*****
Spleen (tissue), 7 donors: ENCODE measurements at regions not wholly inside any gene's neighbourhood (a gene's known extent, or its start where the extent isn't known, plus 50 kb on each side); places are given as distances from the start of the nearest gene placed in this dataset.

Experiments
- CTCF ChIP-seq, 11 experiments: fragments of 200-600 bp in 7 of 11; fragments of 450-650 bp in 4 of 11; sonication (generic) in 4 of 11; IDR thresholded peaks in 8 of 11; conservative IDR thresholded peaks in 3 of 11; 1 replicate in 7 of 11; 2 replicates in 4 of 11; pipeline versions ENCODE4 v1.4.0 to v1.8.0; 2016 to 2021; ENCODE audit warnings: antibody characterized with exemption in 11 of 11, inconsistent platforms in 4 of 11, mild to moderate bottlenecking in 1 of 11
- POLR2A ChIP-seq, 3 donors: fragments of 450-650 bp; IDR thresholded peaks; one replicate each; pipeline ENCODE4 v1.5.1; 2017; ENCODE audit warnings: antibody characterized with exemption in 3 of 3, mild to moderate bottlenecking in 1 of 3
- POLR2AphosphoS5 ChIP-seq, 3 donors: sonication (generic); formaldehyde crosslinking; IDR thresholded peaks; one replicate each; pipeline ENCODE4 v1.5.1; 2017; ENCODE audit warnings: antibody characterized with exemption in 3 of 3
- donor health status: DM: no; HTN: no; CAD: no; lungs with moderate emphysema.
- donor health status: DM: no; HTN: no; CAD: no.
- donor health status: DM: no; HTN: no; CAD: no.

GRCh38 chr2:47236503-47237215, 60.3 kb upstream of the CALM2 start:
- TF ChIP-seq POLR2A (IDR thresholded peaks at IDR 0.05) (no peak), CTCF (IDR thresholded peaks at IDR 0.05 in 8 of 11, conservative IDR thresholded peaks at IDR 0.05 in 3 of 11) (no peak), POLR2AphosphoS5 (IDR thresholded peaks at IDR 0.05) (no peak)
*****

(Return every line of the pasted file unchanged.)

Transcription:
Spleen (tissue), 7 donors: ENCODE measurements at regions not wholly inside any gene's neighbourhood (a gene's known extent, or its start where the extent isn't known, plus 50 kb on each side); places are given as distances from the start of the nearest gene placed in this dataset.

Experiments
- CTCF ChIP-seq, 11 experiments: fragments of 200-600 bp in 7 of 11; fragments of 450-650 bp in 4 of 11; sonication (generic) in 4 of 11; IDR thresholded peaks in 8 of 11; conservative IDR thresholded peaks in 3 of 11; 1 replicate in 7 of 11; 2 replicates in 4 of 11; pipeline versions ENCODE4 v1.4.0 to v1.8.0; 2016 to 2021; ENCODE audit warnings: antibody characterized with exemption in 11 of 11, inconsistent platforms in 4 of 11, mild to moderate bottlenecking in 1 of 11
- POLR2A ChIP-seq, 3 donors: fragments of 450-650 bp; IDR thresholded peaks; one replicate each; pipeline ENCODE4 v1.5.1; 2017; ENCODE audit warnings: antibody characterized with exemption in 3 of 3, mild to moderate bottlenecking in 1 of 3
- POLR2AphosphoS5 ChIP-seq, 3 donors: sonication (generic); formaldehyde crosslinking; IDR thresholded peaks; one replicate each; pipeline ENCODE4 v1.5.1; 2017; ENCODE audit warnings: antibody characterized with exemption in 3 of 3
- donor health status: DM: no; HTN: no; CAD: no; lungs with moderate emphysema.
- donor health status: DM: no; HTN: no; CAD: no.
- donor health status: DM: no; HTN: no; CAD: no.

GRCh38 chr2:47236503-47237215, 60.3 kb upstream of the CALM2 start:
- TF ChIP-seq POLR2A (IDR thresholded peaks at IDR 0.05) (no peak), CTCF (IDR thresholded peaks at IDR 0.05 in 8 of 11, conservative IDR thresholded peaks at IDR 0.05 in 3 of 11) (no peak), POLR2AphosphoS5 (IDR thresholded peaks at IDR 0.05) (no peak)